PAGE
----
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A police captain (Aldo Ray) is caught between businesses operating on the Los Angeles Sunset Strip who don't like the punks hanging out, and his belief in allowing the kids their rights. But when his daughter (Mimsy Farmer) gets involved with an unruly bunch, his attitude starts to change. Written by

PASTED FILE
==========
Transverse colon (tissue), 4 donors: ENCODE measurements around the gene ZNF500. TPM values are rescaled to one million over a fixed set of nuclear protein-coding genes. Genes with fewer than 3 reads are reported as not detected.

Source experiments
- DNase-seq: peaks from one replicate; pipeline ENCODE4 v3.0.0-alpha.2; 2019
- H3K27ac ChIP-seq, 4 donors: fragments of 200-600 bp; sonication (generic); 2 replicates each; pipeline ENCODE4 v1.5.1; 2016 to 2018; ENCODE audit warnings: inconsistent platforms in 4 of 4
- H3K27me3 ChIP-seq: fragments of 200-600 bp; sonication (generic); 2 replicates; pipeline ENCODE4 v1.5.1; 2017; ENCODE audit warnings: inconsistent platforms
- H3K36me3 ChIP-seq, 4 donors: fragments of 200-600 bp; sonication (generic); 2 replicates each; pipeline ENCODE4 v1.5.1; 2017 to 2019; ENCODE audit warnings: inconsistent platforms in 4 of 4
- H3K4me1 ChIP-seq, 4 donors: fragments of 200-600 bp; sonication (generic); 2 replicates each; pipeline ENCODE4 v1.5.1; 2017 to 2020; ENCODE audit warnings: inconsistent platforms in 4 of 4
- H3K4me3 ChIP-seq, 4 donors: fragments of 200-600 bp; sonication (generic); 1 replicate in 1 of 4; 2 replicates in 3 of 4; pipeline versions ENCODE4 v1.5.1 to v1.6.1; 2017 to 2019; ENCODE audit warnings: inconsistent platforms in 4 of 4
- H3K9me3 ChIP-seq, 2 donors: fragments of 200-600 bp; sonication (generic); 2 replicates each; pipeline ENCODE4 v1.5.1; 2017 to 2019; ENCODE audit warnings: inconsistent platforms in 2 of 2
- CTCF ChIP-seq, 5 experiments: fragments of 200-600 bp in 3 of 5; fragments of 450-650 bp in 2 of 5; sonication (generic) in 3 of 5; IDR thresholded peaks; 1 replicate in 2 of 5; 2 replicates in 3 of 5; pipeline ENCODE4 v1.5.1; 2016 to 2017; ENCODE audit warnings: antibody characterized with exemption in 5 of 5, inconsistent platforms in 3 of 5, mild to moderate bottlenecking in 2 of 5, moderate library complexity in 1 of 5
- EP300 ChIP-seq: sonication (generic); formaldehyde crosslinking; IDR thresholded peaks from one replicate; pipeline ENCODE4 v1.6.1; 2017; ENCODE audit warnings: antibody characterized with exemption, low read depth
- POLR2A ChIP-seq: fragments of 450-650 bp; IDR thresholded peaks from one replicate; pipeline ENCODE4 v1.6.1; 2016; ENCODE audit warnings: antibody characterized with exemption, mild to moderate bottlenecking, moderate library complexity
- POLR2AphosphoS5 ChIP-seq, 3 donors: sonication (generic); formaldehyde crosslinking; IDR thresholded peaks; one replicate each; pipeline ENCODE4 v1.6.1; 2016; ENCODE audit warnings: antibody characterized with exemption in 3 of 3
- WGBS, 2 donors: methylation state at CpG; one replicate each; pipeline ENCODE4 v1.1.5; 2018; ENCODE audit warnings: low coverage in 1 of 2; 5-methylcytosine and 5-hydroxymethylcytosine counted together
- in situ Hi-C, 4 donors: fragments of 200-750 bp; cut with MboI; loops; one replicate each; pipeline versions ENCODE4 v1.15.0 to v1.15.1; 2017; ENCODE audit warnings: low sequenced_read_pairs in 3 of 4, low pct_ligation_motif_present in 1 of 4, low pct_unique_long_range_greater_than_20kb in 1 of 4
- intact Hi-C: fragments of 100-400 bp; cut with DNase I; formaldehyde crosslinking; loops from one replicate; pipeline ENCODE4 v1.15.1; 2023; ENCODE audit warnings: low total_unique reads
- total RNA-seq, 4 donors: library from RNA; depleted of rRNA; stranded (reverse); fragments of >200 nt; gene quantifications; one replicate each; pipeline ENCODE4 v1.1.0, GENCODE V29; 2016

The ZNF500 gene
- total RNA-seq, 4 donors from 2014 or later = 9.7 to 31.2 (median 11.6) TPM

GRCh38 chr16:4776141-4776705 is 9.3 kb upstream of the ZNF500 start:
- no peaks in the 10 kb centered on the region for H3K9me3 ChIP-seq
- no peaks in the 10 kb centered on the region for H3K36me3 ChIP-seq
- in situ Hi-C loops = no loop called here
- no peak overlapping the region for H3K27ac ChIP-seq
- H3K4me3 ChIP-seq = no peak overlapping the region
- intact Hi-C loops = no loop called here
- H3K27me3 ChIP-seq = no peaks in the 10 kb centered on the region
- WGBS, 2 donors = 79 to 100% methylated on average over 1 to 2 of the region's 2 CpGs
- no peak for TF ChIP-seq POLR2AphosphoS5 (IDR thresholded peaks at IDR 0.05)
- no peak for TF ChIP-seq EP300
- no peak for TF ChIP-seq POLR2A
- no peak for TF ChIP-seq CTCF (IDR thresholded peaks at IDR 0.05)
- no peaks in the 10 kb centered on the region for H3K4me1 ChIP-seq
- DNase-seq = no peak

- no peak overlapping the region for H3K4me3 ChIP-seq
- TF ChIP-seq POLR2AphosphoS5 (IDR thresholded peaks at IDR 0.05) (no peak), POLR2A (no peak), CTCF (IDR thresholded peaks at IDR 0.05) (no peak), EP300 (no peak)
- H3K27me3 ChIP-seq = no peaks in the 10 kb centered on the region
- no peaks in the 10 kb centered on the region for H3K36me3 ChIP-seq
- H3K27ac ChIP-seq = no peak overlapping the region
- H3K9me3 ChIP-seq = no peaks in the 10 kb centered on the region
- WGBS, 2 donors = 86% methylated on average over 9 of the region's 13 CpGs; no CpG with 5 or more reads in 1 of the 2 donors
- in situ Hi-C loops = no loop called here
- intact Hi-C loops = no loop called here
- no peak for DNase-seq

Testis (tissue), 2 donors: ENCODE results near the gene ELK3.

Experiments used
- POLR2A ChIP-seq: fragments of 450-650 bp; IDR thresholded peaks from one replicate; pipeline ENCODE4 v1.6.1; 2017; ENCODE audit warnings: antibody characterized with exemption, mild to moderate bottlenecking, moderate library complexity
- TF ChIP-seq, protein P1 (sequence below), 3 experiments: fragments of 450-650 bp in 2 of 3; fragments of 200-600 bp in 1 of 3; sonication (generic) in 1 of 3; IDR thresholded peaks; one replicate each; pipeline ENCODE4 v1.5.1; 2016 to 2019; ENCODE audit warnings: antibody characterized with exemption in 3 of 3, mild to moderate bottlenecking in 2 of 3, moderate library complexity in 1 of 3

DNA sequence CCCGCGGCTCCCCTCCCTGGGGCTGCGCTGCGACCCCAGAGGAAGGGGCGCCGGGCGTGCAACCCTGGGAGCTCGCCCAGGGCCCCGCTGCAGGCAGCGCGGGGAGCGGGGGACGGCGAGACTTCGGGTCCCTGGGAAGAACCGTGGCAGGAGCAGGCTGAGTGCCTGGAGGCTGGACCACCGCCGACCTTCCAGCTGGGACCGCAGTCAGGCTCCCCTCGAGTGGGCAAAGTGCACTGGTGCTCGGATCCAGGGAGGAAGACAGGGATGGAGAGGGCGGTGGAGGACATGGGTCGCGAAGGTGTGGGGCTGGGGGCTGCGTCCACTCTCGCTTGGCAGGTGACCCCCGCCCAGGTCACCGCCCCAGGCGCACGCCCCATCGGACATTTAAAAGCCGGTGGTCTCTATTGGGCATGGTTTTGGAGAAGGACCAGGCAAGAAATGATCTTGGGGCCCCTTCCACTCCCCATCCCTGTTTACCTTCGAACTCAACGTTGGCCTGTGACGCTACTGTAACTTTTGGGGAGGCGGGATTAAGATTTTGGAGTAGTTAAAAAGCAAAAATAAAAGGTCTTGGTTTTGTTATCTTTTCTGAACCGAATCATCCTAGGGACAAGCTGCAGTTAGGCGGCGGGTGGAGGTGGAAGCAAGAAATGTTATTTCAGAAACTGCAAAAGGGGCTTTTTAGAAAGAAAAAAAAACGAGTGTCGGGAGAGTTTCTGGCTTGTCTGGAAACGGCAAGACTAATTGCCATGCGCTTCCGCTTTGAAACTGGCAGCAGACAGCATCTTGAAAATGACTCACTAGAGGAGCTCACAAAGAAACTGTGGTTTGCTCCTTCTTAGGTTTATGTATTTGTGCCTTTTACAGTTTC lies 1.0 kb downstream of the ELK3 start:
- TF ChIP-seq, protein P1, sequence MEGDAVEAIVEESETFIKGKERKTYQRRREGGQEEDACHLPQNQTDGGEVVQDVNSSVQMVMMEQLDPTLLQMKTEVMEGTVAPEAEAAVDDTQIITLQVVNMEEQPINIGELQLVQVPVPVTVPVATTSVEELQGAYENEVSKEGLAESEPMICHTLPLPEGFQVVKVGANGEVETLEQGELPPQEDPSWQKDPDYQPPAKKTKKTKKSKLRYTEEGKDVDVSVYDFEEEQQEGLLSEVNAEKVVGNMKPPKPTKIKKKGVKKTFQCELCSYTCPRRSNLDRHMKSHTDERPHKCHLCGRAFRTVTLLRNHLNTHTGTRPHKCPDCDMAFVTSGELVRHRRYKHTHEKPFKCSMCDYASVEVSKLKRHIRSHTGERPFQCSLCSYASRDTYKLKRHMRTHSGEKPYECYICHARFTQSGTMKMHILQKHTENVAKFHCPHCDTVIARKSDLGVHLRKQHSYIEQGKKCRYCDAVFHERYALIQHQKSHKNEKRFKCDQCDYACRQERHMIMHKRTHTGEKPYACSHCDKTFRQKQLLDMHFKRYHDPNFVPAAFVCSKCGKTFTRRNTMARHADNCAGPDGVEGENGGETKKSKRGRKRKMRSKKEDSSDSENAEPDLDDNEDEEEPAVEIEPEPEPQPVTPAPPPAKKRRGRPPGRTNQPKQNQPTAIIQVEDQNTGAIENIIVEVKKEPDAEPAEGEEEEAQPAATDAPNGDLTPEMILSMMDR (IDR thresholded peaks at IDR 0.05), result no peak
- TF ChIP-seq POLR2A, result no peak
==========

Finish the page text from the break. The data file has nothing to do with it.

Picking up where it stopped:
Like the tag-line says: "The Most Shocking Film of Our Generation!" Well, that may be an exaggeration, but the film is still an entertaining relic from the 60s, and a classic from good old AIP.Producer Sam Katzman, known as the ''King Of The Quickies'' was responsible for this then-topical exploitation epic. Katzman's films (dating as far back as the 1930's) may have been on the ''frugal'' side, production wise, but his 60's output (''Hot Rods To Hell'' ''The Love -Ins'' and ''The Young Runaways''), all dealing with rebellious youth, were nicely produced and well photographed, thanks to his production team, some of whom worked for MGM in the old days, as well as iconic TV shows like ''The Twilight Zone''. The story was written to exploit the real life riots on the Sunset Strip back in 1966., and this film reached theaters within weeks of those events. It was combined with an also true incident involving the daughter of an LA Policeman who was raped (though this had no real-life connection to the Riots on the Strip). Aldo Ray is good as the police lieutenant charged with keeping the peace between the "establishment" and the "longhairs". Mimsy Farmer is his lovely, lost daughter, burdened with an alcoholic mother, Hortense Petra.( Mrs. Sam Katzman, who had small parts in most of his films) and bitterness for the father she hasn't seen in years. She becomes involved with a small group of kids who include beautiful but amoral Laurie Mock, teenyboppers Tim Rooney and future ''Rocky'producer, Gene Kirkwood.Worst of all is would-be rapist Schuyler Hayden. Music, supplied by such groups as The Standells, The Chocolate Watchband and The Enemies, is good, as is the background score by Fred Karger (two-time husband of Jane Wyman). Yes, the story is on the weak side, but the acting is fine, especially by future cult star Farmer, and Mock. The production is also praiseworthy, given the low budget. Look for Anna Mizrahi (soon to be the wife of acting guru Lee Strasberg, as Helen Tweedy, the sympathetic wife of Ray's partner, Michael Evans) and ball players Jim Lefebvre and Al Ferrara as cops. The film has achieved well deserved cult status because of the bands who supply the music. But, also of more than passing interest, is Mimsy's very sexy, choreographed ''freakout'', which is filmed (by MGM'S Paul Vogel) in beautiful psychedelic colors, and excellently scored by Karger. Indeed, Farmer's popularity in Europe is a direct result of this film. Low-Budget or not, it's extremely well photographed and edited, which is why it holds up as well as it does today. MGM is finally releasing the movie on a limited, ''On Demand'' basis, and if the print used for the DVD is as vibrant as the one shown on various pay-TV stations, it should be great!. It will be WIDESCREEN as well. I, for one, can't wait. Postscript-6-25-2011: I just received the DVD from Screen Archives Entertainment today. I'm happy to report that it exceeds my expectations. Although there have been bootleg copies circulating for some time now, (no doubt copied from pay-TV broadcasts) and they don't look at all bad, this official release beats them all. Though the DVD itself states that the best available elements were used for the transfer, (another way of saying that no restoration was done), the film is presented here for the first time in Anamorphic Widescreen, and it looks terrific. The color is vivid, print damage is miniscule, and the picture is sharp. The 2 channel sound is equally impressive. Sadly, no trailer was included. Incidentally, the TV version of this film ran 7 minutes longer, and it's a shame that one wasn't used. Still, for fans of the film, this is a MUST HAVE.
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